How is the UK to maintain, enhance and pay for a world-class higher education system that is open to all those able to benefit from it? How are the universities to be funded if not largely from the public purse? In valuing the outcomes of a higher education system, what is the balance between public benefit and private good? What, if anything, should the individual users and private beneficiaries pay, and how should the charges be levied? As a mass higher education system emerges, what are the implications for quality? Can the traditional work practices, values, aspirations and expectations of the academic profession survive in the face of mass enrolments? How best can research be at once nurtured and nurturing within a mass higher education system? How may the most talented, best-prepared students be guaranteed world-class higher education in institutions and systems that are under mounting pressure from far broader, more variegated student constituencies? What kind of system, in Dearing's words, can "encourage and enable all students, whether they demonstrate the highest intellectual potential or whether they have struggled to reach the threshold of higher education, to achieve beyond their expectations"?
The blunt answer is that maintaining world-class higher education means paying for world-class universities. There is no viable funding model for securing such education on the cheap.
Universities, like any other institution, and academics, like any other profession, cannot work miracles with the loaves and fishes of inadequate funding. Governments under the twin pressures of fiscal restraint and higher education cost escalation are therefore obliged to explore private funding options. In one form or another, debates about the principle of "user pays" are international debates, and everywhere they spawn interesting economic public policy and philosophical analysis.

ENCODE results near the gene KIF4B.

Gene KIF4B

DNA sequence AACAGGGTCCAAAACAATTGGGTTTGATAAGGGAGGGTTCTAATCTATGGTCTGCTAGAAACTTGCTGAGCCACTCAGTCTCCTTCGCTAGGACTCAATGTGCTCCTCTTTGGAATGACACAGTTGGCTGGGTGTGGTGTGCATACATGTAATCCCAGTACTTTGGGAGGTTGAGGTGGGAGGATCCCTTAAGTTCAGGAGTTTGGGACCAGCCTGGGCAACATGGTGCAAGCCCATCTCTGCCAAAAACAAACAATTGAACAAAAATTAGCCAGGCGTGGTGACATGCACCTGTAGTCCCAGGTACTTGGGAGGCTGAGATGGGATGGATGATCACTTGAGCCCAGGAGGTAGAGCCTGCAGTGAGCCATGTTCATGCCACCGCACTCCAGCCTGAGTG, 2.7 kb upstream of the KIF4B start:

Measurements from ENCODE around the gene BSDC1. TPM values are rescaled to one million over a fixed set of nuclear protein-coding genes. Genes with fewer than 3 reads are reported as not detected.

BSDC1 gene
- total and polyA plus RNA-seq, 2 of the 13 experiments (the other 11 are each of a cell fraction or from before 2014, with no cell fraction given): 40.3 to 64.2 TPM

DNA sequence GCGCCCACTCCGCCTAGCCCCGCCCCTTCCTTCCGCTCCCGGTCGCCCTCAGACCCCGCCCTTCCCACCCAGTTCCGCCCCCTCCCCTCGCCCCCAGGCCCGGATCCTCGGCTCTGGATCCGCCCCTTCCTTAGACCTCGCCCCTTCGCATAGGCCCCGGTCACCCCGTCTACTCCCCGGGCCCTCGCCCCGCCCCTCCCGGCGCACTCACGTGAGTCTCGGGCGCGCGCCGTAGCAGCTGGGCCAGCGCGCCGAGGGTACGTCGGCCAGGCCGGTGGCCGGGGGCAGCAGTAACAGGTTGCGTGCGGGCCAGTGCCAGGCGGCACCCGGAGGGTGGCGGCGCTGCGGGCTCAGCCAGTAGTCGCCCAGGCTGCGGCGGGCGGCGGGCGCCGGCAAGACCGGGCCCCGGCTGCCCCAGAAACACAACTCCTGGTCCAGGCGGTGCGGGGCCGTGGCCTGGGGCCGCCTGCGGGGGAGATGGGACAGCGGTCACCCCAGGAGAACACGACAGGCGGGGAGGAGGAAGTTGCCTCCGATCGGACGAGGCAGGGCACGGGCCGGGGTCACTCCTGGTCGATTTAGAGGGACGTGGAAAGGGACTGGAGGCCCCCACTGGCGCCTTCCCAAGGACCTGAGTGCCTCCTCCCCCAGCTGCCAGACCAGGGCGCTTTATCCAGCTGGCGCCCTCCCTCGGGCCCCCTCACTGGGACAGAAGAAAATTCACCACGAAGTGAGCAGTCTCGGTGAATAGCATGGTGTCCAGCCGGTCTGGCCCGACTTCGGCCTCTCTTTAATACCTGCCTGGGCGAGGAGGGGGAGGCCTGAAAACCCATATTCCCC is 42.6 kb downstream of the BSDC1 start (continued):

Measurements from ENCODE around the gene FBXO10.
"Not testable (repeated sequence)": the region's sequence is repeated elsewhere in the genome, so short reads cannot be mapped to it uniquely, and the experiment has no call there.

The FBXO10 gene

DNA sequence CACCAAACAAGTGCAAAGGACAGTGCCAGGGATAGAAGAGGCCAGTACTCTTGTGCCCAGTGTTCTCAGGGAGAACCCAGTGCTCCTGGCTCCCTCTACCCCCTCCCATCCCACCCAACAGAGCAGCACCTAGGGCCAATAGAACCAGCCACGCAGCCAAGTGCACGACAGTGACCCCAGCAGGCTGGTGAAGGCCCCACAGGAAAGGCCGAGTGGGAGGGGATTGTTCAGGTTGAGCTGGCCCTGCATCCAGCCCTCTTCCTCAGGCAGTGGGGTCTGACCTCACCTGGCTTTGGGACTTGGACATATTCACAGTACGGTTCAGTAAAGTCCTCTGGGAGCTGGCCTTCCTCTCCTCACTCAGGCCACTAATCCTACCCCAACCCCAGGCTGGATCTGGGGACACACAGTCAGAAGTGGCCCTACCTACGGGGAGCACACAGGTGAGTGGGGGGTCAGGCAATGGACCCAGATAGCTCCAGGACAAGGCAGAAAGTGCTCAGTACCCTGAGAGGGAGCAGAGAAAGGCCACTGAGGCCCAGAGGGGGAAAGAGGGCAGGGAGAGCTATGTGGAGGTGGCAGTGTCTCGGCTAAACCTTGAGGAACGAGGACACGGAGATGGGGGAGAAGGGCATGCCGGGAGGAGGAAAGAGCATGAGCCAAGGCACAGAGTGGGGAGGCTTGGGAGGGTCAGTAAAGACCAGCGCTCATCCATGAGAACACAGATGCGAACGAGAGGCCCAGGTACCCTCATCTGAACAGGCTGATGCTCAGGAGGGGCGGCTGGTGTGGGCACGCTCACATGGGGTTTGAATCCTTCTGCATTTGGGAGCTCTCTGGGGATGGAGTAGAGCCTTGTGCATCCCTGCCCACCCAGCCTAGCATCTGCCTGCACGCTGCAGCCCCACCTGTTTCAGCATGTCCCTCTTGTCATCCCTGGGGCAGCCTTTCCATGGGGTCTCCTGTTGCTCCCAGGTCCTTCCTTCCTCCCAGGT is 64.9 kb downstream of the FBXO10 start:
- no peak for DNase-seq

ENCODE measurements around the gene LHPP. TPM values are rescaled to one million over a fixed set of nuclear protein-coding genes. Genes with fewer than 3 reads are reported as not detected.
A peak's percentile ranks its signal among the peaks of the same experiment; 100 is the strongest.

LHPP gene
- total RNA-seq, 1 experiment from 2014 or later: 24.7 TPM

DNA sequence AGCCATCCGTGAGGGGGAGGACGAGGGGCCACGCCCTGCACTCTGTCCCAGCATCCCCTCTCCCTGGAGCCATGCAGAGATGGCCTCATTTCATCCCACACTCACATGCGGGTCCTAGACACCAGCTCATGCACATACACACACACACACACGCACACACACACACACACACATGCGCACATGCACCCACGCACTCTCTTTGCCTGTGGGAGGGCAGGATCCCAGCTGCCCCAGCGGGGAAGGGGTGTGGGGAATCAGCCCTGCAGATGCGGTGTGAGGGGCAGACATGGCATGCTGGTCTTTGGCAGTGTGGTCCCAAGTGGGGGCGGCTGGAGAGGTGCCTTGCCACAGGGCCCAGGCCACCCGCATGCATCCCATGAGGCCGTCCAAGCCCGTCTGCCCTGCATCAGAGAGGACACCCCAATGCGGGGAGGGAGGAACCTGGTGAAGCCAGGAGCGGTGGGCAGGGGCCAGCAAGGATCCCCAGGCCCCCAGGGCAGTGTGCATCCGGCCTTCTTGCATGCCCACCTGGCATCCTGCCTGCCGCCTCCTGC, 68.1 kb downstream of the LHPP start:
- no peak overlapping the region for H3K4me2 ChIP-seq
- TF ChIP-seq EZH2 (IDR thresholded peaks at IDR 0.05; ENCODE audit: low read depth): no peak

Yet the logic is irresistible. More has to be spent on higher education or the UK will fall behind the rest of the developed world; squeezing ever more out of taxpayers is poor politics; therefore, in Dearing's words, "individuals will need to take a greater share of financial responsibility for their own learning". This is a daunting public policy syllogism. There are votes to be lost here, but precious few, perhaps, to be won. Even a government as powerful as Tony Blair's becomes hesitant.
The Dearing report leaves little room for public policy compromise. Politics is as much about theatre as about logic. Confronted with the sheer lucidity of a Dearing, universities, vice chancellors, academic unions, student associations and their political masters all prefer to masquerade in the public spotlight. Governments and bureaucrats quite rightly talk of getting more for less, of auditing and public accountability; of placing the quality of university management under the public microscope to secure greater cost efficiency. Vice chancellors, academics and students hold their hands out, demanding increased public outlays and ignoring the fact that being right and being realistic are not always the same. It is as if there is a conspiracy to look everywhere except at the main issue, for that demands hard political and public policy decisions. Postponing or diluting the recommendations of a Dearing report are among the most understandable of all political accommodations.